The lack of research on graduate students’ experiences with campus sexual violence and the campus climate is a glaring gap in the literature (Bonistall Postel, 2020). Thus, the current exploratory study examines the experience of graduate students at one university to determine their victimization rates and the number of disclosures they receive from peers. In addition, we compare graduate and undergraduate students’ awareness of resources on campus and their confidence in knowing where to seek assistance for their peers or themselves. Finally, we compare key influential factors related to the campus climate such as sense of community and perceptions of the university’s responsiveness to incidents of sexual violence among graduate and undergraduate students. An online survey was administered to a sample of 9,546 students, with 79.9% undergraduates and 20.1% graduates. A total of 5.2% of graduate students reported experiences of sexual violence since attending the university, with 13% receiving disclosures from peers. MANCOVA revealed that compared with undergraduate students, graduate students had significantly less awareness of campus resources, less confidence in knowing where to seek assistance, and less of a sense of community. There were no differences in perceptions of the university’s handling of sexual violence. The findings highlight the importance of including and targeting graduate students in sexual violence awareness and prevention programming on college campuses.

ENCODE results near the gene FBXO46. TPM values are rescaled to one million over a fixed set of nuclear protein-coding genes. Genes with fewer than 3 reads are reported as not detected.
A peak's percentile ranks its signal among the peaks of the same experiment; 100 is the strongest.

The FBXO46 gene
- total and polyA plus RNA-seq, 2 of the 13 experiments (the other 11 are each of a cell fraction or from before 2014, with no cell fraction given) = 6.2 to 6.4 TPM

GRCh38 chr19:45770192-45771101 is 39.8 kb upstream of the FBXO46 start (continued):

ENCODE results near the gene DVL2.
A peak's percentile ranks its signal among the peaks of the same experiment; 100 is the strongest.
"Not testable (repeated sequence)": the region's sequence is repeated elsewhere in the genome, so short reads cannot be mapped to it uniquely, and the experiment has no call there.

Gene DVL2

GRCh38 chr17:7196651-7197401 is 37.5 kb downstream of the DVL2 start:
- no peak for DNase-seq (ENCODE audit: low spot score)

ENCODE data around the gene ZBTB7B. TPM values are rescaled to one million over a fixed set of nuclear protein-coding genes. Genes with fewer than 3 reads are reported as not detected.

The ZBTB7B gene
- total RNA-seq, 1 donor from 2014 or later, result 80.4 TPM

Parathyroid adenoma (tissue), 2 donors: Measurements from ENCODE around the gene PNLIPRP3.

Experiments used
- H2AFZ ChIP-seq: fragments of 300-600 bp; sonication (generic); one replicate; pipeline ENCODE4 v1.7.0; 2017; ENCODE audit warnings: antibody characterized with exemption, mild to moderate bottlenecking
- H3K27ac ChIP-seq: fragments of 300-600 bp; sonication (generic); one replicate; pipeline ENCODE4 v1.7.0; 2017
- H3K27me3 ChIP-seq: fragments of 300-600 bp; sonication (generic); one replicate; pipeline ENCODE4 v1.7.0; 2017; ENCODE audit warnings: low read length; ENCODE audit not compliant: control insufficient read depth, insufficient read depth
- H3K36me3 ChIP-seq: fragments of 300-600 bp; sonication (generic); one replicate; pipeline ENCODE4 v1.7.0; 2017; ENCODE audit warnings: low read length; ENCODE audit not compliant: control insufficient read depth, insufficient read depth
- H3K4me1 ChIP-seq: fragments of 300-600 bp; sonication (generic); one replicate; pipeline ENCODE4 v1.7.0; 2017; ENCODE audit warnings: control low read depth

All Science Journal Classification (ASJC) codes
- Clinical Psychology
- Applied Psychology
- campus sexual violence
- graduate students